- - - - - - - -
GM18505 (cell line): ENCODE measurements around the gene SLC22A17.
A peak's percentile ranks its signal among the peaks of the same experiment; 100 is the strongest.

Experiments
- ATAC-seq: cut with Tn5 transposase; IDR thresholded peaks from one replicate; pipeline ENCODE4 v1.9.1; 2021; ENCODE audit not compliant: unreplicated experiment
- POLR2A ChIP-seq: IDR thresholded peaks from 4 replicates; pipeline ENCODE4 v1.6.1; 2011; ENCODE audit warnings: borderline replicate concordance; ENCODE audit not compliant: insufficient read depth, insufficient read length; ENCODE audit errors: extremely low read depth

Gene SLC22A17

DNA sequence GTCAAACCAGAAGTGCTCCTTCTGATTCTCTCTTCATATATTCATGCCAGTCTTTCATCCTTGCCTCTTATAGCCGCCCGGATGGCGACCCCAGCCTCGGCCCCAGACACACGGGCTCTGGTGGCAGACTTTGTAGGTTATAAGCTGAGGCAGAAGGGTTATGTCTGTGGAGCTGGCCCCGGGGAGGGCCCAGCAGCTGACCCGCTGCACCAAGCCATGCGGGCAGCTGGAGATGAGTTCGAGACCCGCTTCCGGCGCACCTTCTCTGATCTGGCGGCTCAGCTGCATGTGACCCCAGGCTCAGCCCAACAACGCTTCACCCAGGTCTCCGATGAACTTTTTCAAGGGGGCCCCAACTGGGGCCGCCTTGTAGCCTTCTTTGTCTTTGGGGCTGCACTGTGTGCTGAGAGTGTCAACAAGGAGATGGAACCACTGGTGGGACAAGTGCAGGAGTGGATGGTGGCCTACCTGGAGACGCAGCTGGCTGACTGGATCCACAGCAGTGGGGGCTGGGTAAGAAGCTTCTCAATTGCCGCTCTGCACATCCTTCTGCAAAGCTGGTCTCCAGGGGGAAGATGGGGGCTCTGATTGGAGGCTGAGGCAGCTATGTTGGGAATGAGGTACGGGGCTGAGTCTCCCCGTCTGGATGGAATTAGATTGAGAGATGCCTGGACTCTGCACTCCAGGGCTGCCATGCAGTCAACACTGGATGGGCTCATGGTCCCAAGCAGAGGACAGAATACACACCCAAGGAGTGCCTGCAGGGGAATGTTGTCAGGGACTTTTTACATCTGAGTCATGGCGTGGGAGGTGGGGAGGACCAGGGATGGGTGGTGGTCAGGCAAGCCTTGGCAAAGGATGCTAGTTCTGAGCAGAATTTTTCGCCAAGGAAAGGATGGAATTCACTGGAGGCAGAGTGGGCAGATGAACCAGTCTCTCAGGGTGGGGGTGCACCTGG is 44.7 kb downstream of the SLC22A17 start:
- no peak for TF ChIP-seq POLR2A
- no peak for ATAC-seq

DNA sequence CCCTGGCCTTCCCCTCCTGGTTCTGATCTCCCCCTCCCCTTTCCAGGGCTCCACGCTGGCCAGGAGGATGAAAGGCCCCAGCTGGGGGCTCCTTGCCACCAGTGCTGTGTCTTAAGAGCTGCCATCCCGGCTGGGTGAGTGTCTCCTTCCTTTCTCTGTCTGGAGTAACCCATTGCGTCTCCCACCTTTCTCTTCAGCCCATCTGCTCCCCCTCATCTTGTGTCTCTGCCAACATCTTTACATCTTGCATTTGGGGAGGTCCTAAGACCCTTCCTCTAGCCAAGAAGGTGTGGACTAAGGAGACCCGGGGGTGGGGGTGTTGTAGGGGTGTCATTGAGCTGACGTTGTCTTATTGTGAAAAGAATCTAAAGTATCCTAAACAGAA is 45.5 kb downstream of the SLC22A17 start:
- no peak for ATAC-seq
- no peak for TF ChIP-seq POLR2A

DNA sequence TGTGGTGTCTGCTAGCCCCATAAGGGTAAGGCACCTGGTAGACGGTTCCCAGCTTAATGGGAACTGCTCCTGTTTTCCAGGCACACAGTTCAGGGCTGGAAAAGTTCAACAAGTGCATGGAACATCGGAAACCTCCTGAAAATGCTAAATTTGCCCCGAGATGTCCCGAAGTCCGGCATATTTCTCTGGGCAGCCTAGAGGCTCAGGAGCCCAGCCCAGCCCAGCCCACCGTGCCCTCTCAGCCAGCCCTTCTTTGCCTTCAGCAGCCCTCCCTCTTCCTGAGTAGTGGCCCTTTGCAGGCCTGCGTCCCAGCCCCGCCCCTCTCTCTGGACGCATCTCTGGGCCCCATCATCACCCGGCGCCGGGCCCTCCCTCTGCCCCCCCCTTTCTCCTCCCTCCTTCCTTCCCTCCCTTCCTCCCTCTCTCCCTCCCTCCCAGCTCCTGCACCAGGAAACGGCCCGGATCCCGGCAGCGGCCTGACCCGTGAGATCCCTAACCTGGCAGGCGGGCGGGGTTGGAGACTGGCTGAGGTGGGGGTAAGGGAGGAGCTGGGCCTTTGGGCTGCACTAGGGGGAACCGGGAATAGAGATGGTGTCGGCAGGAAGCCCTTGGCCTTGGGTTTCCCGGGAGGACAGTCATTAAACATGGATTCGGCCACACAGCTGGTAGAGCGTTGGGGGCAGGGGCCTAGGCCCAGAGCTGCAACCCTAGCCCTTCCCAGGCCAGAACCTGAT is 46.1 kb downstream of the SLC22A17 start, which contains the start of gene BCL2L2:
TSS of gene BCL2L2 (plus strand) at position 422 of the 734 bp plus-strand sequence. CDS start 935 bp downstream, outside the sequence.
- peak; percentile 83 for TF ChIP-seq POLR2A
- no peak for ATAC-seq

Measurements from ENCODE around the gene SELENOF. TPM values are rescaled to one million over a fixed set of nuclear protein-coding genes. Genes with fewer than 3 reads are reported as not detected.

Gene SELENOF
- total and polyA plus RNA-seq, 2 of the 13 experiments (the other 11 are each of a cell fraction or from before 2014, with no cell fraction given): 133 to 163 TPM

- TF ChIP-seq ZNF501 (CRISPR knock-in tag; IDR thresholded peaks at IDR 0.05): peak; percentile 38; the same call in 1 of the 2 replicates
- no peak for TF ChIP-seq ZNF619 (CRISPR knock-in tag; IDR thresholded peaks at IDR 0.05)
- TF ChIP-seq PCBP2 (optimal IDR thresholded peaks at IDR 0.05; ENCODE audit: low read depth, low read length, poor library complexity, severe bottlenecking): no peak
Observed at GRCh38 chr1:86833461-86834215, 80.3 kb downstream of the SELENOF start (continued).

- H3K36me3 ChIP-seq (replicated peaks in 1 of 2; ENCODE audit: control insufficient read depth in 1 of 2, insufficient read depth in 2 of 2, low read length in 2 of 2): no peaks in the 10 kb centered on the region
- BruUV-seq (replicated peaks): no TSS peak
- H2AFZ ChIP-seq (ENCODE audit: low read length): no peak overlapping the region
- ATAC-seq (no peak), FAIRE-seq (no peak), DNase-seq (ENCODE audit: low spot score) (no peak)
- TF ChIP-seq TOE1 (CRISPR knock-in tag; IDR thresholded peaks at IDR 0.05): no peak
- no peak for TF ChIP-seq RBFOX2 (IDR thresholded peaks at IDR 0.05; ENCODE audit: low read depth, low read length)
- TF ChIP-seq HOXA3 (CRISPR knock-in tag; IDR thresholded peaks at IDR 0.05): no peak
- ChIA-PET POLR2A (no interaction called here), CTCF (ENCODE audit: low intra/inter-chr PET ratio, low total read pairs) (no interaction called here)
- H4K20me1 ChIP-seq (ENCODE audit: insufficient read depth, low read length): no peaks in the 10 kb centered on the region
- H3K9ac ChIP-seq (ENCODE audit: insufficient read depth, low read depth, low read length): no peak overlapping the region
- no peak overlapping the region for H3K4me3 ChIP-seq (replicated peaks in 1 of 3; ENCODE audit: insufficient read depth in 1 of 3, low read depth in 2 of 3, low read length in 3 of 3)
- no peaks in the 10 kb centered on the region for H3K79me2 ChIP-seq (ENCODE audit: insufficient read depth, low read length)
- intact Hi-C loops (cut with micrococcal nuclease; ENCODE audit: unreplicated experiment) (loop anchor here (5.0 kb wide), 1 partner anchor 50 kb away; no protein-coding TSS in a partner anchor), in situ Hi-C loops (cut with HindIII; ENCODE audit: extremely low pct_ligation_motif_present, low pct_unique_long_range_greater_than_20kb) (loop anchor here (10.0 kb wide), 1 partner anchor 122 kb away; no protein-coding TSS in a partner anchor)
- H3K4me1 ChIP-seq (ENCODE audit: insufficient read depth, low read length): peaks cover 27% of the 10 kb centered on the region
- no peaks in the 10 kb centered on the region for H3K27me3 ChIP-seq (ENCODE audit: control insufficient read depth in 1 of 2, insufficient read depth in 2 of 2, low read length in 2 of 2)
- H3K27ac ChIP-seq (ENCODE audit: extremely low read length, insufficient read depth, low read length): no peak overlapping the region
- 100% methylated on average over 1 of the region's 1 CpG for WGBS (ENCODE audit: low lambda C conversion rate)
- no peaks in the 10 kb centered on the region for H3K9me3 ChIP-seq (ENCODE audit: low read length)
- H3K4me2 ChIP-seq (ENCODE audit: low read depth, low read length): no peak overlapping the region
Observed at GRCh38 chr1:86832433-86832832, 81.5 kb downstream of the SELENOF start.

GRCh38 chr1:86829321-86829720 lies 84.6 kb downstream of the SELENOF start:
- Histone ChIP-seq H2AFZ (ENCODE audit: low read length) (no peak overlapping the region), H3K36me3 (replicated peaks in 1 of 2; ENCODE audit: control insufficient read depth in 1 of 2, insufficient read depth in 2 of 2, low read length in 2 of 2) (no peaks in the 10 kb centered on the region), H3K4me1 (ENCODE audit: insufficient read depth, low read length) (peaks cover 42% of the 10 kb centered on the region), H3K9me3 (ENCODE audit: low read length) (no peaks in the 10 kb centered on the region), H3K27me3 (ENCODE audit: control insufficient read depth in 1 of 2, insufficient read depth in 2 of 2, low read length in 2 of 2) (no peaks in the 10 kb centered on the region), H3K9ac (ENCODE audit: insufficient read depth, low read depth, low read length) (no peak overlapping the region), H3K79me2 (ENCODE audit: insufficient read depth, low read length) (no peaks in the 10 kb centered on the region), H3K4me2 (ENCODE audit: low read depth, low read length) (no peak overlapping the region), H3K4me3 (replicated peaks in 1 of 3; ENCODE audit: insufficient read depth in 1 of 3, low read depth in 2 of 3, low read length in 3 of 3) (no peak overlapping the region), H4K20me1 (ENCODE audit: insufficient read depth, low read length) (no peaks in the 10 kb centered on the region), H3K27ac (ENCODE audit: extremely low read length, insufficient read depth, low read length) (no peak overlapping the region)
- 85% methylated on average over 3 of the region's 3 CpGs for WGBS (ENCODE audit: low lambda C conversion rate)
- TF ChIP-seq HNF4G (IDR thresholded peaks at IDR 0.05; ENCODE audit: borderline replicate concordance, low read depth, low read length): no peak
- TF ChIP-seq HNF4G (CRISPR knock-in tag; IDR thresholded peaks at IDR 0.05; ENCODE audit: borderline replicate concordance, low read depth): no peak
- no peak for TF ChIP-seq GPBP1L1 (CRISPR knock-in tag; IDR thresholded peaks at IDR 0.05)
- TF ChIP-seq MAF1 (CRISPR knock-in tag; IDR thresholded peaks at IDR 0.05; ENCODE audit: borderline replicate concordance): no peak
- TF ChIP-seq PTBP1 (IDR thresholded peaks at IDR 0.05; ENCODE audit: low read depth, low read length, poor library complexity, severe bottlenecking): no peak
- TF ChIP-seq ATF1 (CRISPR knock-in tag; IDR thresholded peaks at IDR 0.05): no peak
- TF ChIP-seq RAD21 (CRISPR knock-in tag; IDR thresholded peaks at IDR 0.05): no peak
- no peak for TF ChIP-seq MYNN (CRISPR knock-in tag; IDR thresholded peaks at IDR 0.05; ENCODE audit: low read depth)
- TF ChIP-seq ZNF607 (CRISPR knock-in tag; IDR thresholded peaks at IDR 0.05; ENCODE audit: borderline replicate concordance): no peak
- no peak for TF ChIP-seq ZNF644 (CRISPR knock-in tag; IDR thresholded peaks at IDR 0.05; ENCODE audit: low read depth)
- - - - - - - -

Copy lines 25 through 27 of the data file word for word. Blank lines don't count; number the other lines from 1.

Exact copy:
- BruUV-seq (replicated peaks): no TSS peak
- H2AFZ ChIP-seq (ENCODE audit: low read length): no peak overlapping the region
- ATAC-seq (no peak), FAIRE-seq (no peak), DNase-seq (ENCODE audit: low spot score) (no peak)